JPMorgan are close to a £500 million settlement with the Government over a tax-avoidance scheme for bonuses, according to the Financial Times.
The investment bank is reportedly winding up a Jersey-based trust and has asked more than 2,000 current and former staff to contribute to the settlement.
The news comes with corporations' tax affairs facing increased scrutiny, after Starbucks this week responded to public anger by volunteering to pay millions of pounds to the Treasury.
Corporation tax is not a voluntary tax and Parliament sets out the rules and rates for businesses to follow. The public expects businesses to pay their fair share and HMRC will challenge, through the courts if necessary, any structures or tax payments that do not comply with the UK tax law.
The campaign organisation UK Uncut says that planned protests outside 40 Starbucks stores will take place this weekend, despite the organisation offering to pay £10 million pounds in corporation tax.
Spokeswoman Hannah Pearce said that offering to pay some tax "if and when it suits" did not stop the company being a tax avoider.
"Today's announcement is just a desperate attempt to deflect public pressure" she continued.
"There is no money yet, and hollow promises on press releases don't fund women's refuges or child benefits."
Amazon pays all applicable taxes in every jurisdiction that it operates within. Amazon EU serves tens of millions of customers and sellers throughout Europe from multiple consumer websites in a number of languages dispatching products to all 27 countries in the EU. We have a single European Headquarters in Luxembourg with hundreds of employees to manage this complex operation.
Today, I am announcing changes which will result in Starbucks paying higher corporation tax in the UK - above what is currently required by law. Specifically, in 2013 and 2014 Starbucks will not claim tax deductions for royalties or payments related to our intercompany charges.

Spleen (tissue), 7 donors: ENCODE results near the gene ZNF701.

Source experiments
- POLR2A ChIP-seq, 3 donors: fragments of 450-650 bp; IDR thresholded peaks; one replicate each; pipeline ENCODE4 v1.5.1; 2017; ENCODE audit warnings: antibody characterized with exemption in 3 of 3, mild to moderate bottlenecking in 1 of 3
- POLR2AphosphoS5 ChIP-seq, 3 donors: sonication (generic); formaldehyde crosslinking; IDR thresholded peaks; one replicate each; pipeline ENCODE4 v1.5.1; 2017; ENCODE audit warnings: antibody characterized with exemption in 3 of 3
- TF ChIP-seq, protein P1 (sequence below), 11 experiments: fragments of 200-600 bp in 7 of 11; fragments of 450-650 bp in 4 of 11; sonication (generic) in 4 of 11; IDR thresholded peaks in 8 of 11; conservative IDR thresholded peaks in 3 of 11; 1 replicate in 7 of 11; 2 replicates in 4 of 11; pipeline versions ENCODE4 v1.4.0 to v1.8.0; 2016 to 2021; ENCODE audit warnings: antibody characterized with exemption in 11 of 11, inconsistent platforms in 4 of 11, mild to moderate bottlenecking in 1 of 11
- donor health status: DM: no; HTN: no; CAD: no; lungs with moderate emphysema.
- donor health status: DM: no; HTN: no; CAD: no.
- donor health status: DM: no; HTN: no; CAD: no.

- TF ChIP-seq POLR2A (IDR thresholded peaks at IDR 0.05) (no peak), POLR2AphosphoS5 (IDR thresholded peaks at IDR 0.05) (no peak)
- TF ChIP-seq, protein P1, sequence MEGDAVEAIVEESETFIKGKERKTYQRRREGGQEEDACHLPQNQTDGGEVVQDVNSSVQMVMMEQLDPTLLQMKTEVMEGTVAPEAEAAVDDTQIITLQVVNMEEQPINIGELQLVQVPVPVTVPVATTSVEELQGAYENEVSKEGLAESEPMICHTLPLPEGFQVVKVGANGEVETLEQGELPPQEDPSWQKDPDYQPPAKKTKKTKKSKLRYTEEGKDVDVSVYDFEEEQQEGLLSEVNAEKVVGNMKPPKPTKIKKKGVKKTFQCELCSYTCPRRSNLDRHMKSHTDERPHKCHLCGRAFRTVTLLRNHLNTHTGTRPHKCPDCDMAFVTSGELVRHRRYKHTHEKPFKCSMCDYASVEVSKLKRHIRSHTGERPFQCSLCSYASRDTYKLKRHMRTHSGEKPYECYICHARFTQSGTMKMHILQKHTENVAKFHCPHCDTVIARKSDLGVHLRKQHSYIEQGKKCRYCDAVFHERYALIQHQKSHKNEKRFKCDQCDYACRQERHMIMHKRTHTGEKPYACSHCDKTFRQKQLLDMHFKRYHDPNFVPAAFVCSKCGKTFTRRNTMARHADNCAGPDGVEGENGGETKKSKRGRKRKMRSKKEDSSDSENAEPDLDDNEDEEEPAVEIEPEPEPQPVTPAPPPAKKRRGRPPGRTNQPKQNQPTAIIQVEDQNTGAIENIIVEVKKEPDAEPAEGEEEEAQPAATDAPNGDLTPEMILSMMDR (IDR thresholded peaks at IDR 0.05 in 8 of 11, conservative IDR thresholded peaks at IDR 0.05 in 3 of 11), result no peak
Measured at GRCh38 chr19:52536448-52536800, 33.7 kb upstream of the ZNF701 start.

In addition, we are making a commitment that we will propose to pay a significant amount of corporation tax during 2013 and 2014 regardless of whether our company is profitable during these years.
We are still working through some of the calculations, but we believe we could pay or prepay somewhere in the range of £10m in each of the next two years in addition to the variety of taxes we already pay.
Doing the right thing is part of the DNA of our company (and of the thousands of people who work here that we call “partners,” because each of them have equity in the form of shares in our company) and over these past 14 years we’ve been doing business here in the UK, the most important asset we have built and developed with our customers is trust.
The owner of a solitary food store told ITV News he was "angry" that he paid more corporation tax than Starbucks.
His comments came after the Chancellor unveiled a £154 million blitz on big-name global companies and wealthy individuals who dodge tax bills to claw back billions of pounds for the Treasury.
ITV News deputy political editor Chris Ship reports:
Asked about tax avoidance on ITV1's Agenda, Foreign Secretary William Hague said international agreements are needed to tackle the issue.
He said: "This really needs international agreement to really sort out the international company moving its profits from one country to another. You need international rules and George Osborne and the German finance minister are leading the way on this to get those international rules agreed...
"In the meantime, we've got the increased tax avoidance measures and this great thing of public pressure that you can feel whether from the audience tonight or the Public Accounts Committee.
"It will affect the sales of Amazon, Starbucks and whatever so some of them are feeling they have to do something about it anyway and that is a big improvement."
Watch The Agenda on ITV1 at 10.50pm.
It is very frustrating for many companies who pay large tax bills that some multinationals are able to avoid doing so.
The solution must be simplifying the tax system, not simply hectoring from Westminster. If these firms are immoral to take advantage of tax loopholes, then politicians are surely immoral for creating the loopholes in the first place.
Taxes should be simpler to cut down on avoidance and relieve the burden our complex tax code puts on companies who do try to do the right thing.
The Chancellor vows to crackdown on big-name global companies and wealthy individuals who dodge tax bills in a bid to claw back billions of pounds for the Treasury.
Political Correspondent Libby Wiener reports: